Distance learning degrees are available through traditional two-year community colleges, four-year universities and private online schools. There is a wide variety of fully-online programs, although some schools utilize a hybrid format which combines online and campus-based classes. Hybrid learning is more common for majors that require hands-on training, such as engineering or allied health fields.
Class formats for online degrees vary, and it’s important for students to enroll in a class format that fits their schedule. The more traditionally scheduled class assigns and requires students to complete regular assignments and tests by certain dates throughout the semester. A self-paced course allows students to work at whatever pace they may wish, for as long as necessary to complete the course. Many classes fall somewhere in between these two formats and require students to have all work submitted by a particular date at the end of the semester.
Because online degrees are not set in a physical classroom, students are required to show some sort of participation, either by posting a certain number of times on the class discussion boards or by completing assignments with other students. In hybrid classes, this requirement is usually waived, as students must show up for a physical class on certain days throughout the semester. In continuing education programs or degree programs for working adults, this participation requirement may be less stringent.
Most online classes are presented via a website that integrates forums, an instant messenger, e-mail and streaming audio and video. Programs also offer testing and real-time assignment review capabilities to create an online classroom environment for students. This ‘virtual classroom’ allows students to interact with each other and communicate with their teachers, along with viewing class calendars or informational posts. Teachers have the option of posting lectures and assignments as video, audio or text files.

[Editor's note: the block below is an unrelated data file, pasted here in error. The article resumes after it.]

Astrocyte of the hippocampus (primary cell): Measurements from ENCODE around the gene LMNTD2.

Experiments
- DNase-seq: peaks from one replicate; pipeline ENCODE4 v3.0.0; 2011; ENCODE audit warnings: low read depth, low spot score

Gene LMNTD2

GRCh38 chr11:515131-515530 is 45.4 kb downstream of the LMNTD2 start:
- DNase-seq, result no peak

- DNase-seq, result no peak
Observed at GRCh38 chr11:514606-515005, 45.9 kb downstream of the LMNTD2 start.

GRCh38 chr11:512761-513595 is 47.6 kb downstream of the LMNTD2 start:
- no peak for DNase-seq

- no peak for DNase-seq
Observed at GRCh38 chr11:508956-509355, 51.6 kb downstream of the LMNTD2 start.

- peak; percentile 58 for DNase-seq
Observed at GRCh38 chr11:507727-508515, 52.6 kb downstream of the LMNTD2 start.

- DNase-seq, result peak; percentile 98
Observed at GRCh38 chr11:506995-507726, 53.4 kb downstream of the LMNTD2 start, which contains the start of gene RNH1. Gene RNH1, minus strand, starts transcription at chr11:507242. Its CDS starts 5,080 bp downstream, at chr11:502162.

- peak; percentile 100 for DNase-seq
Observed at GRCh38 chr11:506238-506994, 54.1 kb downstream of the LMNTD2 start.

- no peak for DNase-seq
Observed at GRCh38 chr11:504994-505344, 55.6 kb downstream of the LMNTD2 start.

Things to Consider
Online degree programs are a popular option nowadays because they give students — especially busy adults — flexibility in when and where they complete coursework. That said, prospective distance learners should make sure they are prepared to take on independent learning. While instructors often provide feedback and have set due dates for work, students must be motivated to complete readings and projects without the benefit of in-person assistance. A basic level of proficiency in using the Internet and computer applications is necessary, as are solid reading and writing skills.
Schools with online programs usually have specific tech requirements regarding what kind of computers, Internet connections and software distance learners must have. In some cases, instructors use web conferencing to interact with classes at set times, so a web cam and microphone may be required.
In addition, certain programs could require students to purchase equipment and supplies that traditional students have access to on campus. For example, online graphic design programs might require participants to have their own cameras, editing software, color printers and scanners. Some schools do have affiliations with corporations to help online students get needed software at a discount.